Positron emission tomography (PET) scans are used to produce detailed three-dimensional images of the inside of the body.
The images can clearly show the part of the body being investigated, including any abnormal areas, and can highlight how well certain functions of the body are working.
PET scans are often combined with computerised tomography (CT) scans to produce even more detailed images. This is known as a PET-CT scan.
They may also occasionally be combined with a magnetic resonance imaging (MRI) scan. This is known as a PET-MRI scan.
Why PET scans are used
An advantage of a PET scan is that it can show how well certain parts of your body are working, rather that showing what it looks like.
They're particularly helpful for investigating confirmed cases of cancer, to determine how far the cancer has spread and how well it's responding to treatment.
Sometimes PET scans are used to help plan operations, such as a coronary artery bypass graft or brain surgery for epilepsy. They can also help diagnose some conditions that affect the normal workings of the brain, such as dementia.
How PET scans work
PET scanners work by detecting the radiation given off by a substance called a radiotracer as it collects in different parts of your body.
In most PET scans a radiotracer called fluorodeoxyglucose (FDG) is used, which is similar to naturally occurring glucose (a type of sugar) so your body treats it in a similar way.
By analysing the areas where the radiotracer does and doesn't build up, it's possible to work out how well certain body functions are working and identify any abnormalities.
For example, a concentration of FDG in the body's tissues can help identify cancerous cells because cancer cells use glucose at a much faster rate than normal cells.
What happens during a PET scan
PET scans are usually carried out on an outpatient basis. This means you won't need to stay in hospital overnight.
It's important to arrive on time for your scan, as the radiotracer used has a short shelf-life and your scan may be cancelled if you're late.
Your appointment letter will mention anything you need to do to prepare for your scan.
You will usually be advised not to eat anything for six hours beforehand. Drinking is allowed, but you should ideally just drink water. You should also avoid strenuous exercise for 24 hours before your appointment.
It's a good idea to wear loose comfortable clothes, as you may be able to wear these during the scan (although sometimes you may be asked to change into a hospital gown).
Try to avoid wearing jewellery and clothes containing metal (such as zips), as these will need to be removed.
Before the scan, the radiotracer is injected into a vein in your arm or hand. You will need to wait quietly for about an hour, to give it time to be absorbed by the cells in your body.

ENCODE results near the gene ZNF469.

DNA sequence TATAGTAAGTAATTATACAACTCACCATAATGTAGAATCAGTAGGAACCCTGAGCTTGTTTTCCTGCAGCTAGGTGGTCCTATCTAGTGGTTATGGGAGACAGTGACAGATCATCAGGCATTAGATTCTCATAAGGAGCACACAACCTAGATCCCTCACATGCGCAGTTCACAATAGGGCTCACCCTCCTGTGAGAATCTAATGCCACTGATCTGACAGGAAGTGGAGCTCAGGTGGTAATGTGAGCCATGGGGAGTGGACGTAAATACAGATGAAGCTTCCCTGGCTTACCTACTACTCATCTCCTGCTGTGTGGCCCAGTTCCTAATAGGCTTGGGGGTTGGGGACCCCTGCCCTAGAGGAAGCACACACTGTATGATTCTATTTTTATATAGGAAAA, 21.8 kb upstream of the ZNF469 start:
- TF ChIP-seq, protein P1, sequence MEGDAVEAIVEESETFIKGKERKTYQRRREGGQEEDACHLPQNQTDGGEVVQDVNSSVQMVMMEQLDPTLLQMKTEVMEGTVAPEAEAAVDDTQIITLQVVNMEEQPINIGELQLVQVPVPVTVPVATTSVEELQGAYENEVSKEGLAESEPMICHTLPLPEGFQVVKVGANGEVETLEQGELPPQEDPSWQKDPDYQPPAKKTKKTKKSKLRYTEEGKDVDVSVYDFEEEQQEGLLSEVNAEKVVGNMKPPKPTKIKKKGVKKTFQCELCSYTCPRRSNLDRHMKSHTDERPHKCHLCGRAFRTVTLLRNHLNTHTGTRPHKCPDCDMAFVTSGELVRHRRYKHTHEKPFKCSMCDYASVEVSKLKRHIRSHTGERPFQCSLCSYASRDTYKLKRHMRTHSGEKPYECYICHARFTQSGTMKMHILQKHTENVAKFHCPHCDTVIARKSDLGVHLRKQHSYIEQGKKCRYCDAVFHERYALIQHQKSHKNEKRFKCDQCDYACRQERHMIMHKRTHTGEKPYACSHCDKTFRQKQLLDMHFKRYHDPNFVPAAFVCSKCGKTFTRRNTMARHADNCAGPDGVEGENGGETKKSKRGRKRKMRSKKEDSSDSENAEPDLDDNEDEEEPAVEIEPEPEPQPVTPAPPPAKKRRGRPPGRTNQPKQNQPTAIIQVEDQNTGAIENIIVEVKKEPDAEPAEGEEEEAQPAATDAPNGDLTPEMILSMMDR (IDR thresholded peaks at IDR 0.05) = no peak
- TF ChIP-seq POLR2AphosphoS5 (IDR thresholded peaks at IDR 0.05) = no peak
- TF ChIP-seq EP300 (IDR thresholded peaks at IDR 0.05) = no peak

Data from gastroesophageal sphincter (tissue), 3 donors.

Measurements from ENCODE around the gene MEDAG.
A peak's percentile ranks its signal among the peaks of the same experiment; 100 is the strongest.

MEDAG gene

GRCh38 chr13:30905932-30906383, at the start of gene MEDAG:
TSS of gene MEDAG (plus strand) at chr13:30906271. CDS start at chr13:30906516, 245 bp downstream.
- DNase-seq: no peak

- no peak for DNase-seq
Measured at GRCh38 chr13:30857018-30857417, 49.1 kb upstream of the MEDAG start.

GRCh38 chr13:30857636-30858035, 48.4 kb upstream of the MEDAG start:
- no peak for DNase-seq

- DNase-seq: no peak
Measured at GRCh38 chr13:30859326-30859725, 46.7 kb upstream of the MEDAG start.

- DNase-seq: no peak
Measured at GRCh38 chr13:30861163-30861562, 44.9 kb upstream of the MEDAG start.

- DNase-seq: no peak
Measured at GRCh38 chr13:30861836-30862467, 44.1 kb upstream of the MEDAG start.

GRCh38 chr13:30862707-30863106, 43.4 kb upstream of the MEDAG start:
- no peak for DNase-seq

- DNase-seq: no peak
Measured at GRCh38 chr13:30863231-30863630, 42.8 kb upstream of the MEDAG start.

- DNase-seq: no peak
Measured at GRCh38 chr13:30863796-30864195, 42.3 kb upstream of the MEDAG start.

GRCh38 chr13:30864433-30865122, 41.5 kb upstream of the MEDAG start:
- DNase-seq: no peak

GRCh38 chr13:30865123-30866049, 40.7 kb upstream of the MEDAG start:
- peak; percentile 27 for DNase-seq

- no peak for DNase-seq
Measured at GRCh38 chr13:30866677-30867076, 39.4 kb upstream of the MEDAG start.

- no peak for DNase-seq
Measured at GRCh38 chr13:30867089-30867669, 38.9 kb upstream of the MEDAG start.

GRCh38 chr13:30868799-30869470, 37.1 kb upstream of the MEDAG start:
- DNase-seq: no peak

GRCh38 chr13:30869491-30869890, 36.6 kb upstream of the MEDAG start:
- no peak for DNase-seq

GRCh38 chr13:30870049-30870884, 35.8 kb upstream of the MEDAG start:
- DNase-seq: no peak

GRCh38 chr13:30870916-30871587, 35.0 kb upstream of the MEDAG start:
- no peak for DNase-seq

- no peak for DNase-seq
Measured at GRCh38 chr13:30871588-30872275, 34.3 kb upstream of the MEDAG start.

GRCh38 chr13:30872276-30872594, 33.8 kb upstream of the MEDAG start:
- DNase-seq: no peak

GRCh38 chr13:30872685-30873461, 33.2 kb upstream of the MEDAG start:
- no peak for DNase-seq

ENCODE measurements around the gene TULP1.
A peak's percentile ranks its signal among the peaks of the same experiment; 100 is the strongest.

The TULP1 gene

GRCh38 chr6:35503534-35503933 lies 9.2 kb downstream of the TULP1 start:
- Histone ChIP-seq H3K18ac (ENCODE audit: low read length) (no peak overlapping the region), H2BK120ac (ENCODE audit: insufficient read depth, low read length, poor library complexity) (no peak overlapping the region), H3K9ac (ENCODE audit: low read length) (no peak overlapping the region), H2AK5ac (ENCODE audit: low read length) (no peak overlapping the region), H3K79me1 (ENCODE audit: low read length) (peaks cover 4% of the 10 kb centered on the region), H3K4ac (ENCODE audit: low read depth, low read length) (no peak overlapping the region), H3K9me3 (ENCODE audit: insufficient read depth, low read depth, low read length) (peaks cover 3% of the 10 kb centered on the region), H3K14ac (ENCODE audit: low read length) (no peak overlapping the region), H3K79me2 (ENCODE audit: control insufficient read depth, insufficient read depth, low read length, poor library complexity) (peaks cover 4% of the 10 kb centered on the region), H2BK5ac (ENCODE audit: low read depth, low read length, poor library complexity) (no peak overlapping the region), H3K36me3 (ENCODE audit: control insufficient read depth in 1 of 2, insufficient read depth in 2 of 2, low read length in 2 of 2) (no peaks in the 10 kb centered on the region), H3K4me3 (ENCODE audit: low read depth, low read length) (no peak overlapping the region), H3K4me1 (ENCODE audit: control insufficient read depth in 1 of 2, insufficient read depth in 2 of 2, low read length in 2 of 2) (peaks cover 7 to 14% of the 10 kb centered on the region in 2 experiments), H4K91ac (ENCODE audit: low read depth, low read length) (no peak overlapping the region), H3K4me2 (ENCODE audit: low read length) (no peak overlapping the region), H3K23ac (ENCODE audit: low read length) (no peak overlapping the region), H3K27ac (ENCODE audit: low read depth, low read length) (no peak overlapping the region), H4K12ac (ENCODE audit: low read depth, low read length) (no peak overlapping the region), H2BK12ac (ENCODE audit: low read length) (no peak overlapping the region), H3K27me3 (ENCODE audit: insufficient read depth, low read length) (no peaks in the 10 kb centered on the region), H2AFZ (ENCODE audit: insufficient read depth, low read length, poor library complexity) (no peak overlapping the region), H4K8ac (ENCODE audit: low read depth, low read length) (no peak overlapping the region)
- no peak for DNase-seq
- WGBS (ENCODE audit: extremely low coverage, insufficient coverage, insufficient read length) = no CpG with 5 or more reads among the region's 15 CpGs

It's important to relax, keep as still as possible, and avoid talking while you wait, as moving and speaking can affect where the radiotracer goes in your body. You can go to the toilet if you need to at any point.
For the scan, you lie on a flat bed that will be moved into the centre of the large, circular scanner.
You should stay still and not talk while the scanner takes pictures of your body, which usually takes up to 30 minutes.
The scan is completely painless, but you may feel uncomfortable lying still for this long. If you feel unwell at any point there is a buzzer you can press to alert the medical team. The medical team will be able to see you throughout the scan.
For some people, being inside the scanner can be an unpleasant experience. Inform the hospital before the day of the scan if you think this may be a problem for you. They may be able to arrange for you to have a sedative to help you relax during the scan.
You should not experience any side effects after a PET scan and should usually be able to go home soon afterwards.
The results of your scan will not usually be available on the same day. They will be sent to your specialist to be discussed at your next appointment.
Are there any risks?
Any exposure to radiation carries a very small risk of potential tissue damage that could lead to cancer at a later date.
However, in a standard PET scan the amount of radiation you're exposed to is small – about the same as the amount you get from natural sources, such as the sun, over three years.
The radiotracer becomes quickly less radioactive over time and will usually be passed out of your body naturally within a few hours. Drinking plenty of fluid after the scan can help flush it from your body.
As a precaution, you may be advised to avoid prolonged close contact with pregnant women, babies or young children for a few hours after a PET scan, as you will be slightly radioactive during this time.
The CT component of a PET-CT scan also involves exposure to a small amount of additional radiation, but the risk of this causing any problems in the future is still very small.